Part of the problem is the intrinsic connection between the widely accepted and practiced economic system which is capitalism, and the need to fuel the growth that it depends on, with ever increasing resource use and output of waste. Is it possible to continue the idea of capitalism without any adjustment? This seems unlikely as planetary boundaries are encroaching on the idea of limitless resources in an ever more real way all the time. However, theories such as steady state economics and sustainable growth are proposed as a way forward that will reconcile the seeming contradiction between capitalist production and damage to the planet. If we work on the assumption that growth is needed for the developing world countries to ‘catch up’, then we have to frame that growth within some kind of boundary. Steady state economics advocates a closed system where throughput remains at a constant and the effects of the interchange of materials don’t surpass the ecological framework, i.e. pollution and production are kept within a balance of needs and management of natural resources. Consumption patterns can be adjusted to incorporate faster growing crops and distribution patterns can also be adjusted to be more equitable (Daly, 1992). Daly also addresses the idea of population control and the impacts a growing population have on resources and quality of life – ‘Fewer people, and lower per capita resource consumption, facilitated by more equitable distribution, mean more (and more abundant) lives for a longer, but not infinite, future.’
The concept of sustainable development allows for growth but in a more measured way. Economic growth is included in the Sustainable Development Goals in Goal 8. ‘Sustained and inclusive economic growth can drive progress, create decent jobs for all and improve living standards’. 

Switching to a model of sustainable growth involves a wide range of actions and agreement on policy. Removing fossil fuel subsidies is the starting point but huge investment is needed in public transport and alternative energy sources as well as a shift in thinking around management of natural resources and waste reduction. Developing countries have the opportunity to ‘climate-proof’ at the early stages of urban growth by providing a good transport infrastructure. Improving efficiencies in agricultural production can increase yield whilst decreasing environmental impact. Higher income countries can use taxation as a disincentive for polluting industries and can invest in research in new low-carbon technologies, as well as using carbon tax income to resource development and green infrastructure (Better Growth, Better Climate Report, 2014). Proponents of sustainable growth believe that this kind of economic growth will allow developing countries and those in living in poverty to eventually obtain a better standard of living that is more aligned with prosperous nations.
Sustainable growth and steady state are concepts that are at odds with one another in many ways but both are systems of thought that are an adjustment to an economic system that is already in place. Sustainable growth assumes that we need growth within a capitalist system in order to be able to maintain and improve living standards whereas steady state proposes that we need to live within a closed system which doesn’t require growth but is still operating in a similar way to the system we already have.

If we begin to examine the systems we have, however, we can see that there are issues with the theory behind growth as an equalizer or steady state as a means to solve our environmental crisis. The idea of ‘trickle-down’ economics has not worked in practice. Increasingly, those who own the largest share of market capital are becoming wealthier whilst poverty is still very much a global issue (UN World Social Report, 2020). A sustainable future should allow for human well-being, whilst working within the boundaries of the planet. Steady State allows that we can ‘deplete non-renewables at a rate equal to the rate at which a renewable substitute is developed’ (Daly, 1992). But what if the rate of development of renewables isn’t sufficient to provide for global needs? Some of the green growth theory makes an assumption of technological solutions to reduce and remove carbon from the atmosphere, yet there is very little evidence to support that this can be done on the scale required in the short time frame we have. The following are just a few of the limitations with technology: Not all means of transport can be moved to electric; planes and ships will still need fuel. Nuclear energy, unless it can be advanced, will not be enough to supply the world’s energy needs and wind energy has the problem of sourcing enough locations to meet increased need (Trainer, 2011). There is also the issue of ‘unintended consequences’. Using technologies to remove carbon from the atmosphere or pump it into the ground may result in unexpected and damaging results and the global warming crisis is already at dangerous levels and room for experimentation is limited to non-existent. Discounting the technological fixes, what remains is an overly optimistic view that by increasing efficiency and switching to green energy supply and production methods, we can meet the targets necessary to reach zero carbon by 2050.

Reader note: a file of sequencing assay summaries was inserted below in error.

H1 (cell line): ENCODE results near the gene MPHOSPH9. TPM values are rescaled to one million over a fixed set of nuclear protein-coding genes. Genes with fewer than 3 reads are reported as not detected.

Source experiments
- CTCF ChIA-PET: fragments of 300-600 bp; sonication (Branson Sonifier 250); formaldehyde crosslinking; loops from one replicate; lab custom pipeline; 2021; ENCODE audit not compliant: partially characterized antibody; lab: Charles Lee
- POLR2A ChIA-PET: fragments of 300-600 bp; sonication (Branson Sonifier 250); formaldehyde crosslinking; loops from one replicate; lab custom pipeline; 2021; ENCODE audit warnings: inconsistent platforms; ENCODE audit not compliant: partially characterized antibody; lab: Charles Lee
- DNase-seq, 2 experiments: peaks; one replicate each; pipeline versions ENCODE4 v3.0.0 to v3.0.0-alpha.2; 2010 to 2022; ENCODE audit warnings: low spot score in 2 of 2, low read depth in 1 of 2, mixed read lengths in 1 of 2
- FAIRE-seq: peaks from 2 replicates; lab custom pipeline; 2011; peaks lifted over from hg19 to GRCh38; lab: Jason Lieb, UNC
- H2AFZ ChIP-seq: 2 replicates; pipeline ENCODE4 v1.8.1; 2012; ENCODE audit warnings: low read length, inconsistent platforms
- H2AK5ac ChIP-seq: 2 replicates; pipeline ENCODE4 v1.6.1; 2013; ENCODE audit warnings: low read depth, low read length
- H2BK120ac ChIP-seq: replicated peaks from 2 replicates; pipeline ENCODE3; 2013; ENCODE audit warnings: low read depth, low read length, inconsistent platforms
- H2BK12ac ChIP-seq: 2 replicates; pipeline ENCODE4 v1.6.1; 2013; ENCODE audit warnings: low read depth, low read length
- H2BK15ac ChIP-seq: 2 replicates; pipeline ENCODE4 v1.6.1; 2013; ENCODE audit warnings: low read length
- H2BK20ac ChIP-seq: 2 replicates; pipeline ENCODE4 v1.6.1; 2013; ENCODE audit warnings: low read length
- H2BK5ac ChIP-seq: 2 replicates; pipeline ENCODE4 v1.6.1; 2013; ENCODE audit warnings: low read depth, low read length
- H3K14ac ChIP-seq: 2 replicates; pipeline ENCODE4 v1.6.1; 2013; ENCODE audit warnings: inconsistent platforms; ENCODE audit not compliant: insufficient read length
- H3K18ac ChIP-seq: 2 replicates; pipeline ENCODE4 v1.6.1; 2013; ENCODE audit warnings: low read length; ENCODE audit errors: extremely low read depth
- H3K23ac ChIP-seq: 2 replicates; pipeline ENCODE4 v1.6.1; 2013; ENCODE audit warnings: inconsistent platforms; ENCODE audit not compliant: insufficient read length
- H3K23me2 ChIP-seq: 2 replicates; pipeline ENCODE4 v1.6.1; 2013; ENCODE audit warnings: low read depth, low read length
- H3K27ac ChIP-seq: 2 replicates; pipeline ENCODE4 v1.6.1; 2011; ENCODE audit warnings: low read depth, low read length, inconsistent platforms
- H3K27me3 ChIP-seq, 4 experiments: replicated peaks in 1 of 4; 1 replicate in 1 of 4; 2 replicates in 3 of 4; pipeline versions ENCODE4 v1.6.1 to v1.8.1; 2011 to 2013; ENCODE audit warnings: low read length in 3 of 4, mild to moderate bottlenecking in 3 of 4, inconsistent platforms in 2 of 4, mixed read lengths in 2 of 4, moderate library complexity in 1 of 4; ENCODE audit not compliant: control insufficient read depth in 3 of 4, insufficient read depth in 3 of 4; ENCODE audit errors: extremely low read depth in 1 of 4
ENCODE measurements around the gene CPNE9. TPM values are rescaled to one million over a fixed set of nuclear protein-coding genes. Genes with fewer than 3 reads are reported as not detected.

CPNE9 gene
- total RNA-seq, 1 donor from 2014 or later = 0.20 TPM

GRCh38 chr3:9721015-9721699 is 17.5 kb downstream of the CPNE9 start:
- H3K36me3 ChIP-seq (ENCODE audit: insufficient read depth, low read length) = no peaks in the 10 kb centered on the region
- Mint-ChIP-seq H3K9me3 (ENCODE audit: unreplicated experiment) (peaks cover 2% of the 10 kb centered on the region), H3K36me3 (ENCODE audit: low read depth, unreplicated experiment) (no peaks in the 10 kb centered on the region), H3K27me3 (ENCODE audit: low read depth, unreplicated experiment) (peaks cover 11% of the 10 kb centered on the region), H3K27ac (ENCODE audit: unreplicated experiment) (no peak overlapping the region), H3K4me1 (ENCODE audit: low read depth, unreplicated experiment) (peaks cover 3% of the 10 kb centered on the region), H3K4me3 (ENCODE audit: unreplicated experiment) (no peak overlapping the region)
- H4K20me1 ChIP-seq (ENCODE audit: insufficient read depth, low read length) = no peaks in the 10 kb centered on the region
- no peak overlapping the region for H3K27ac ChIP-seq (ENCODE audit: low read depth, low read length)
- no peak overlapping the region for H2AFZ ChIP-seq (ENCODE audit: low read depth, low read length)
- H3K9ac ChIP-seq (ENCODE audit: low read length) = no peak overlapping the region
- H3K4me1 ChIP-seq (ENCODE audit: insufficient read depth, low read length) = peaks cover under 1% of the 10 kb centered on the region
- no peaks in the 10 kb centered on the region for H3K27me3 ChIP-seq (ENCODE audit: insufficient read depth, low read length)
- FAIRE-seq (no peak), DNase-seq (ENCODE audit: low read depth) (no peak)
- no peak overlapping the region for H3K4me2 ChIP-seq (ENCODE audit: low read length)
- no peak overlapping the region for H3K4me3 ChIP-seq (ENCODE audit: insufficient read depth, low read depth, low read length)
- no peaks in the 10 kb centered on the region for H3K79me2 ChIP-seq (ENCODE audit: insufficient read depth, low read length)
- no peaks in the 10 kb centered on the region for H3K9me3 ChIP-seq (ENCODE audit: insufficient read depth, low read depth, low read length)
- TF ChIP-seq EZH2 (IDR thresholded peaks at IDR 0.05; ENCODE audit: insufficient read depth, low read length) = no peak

Consumption and use of materials is another issue. Growth needs more materials and more energy and unless every industry and production method can be switched to a circular model, the problems of waste and emissions remain. According to Dietrich et al, a ‘business as usual’ scenario would mean that humans would require 180 billion tonnes of materials by 2050. Similarly, the UNEP 2014 Report outlines that ‘during the 20th Century, extraction of construction extraction of construction minerals grew by a factor of 34, industrial ores and minerals by a factor of 27, fossil fuels by a factor of 12 and biomass by a factor of 3.6. The total material extraction increased by a factor of about 8 to support a 23-fold GDP growth’. In the same report the comparison between developed and developing countries is shown, with resource use as high as 30/40 tonnes per person per year in developed countries compared to a much tinier figure of 2 tonnes per person per year in developing countries. If we assume that in the interests of social justice, developing countries have a right to a standard of life similar to that of developed countries, then a growth economy implies more resource usage, not less. As the resource mining to date has put a heavy burden on the environment, then it is difficult to reconcile further extraction of resources with addressing the environmental crisis.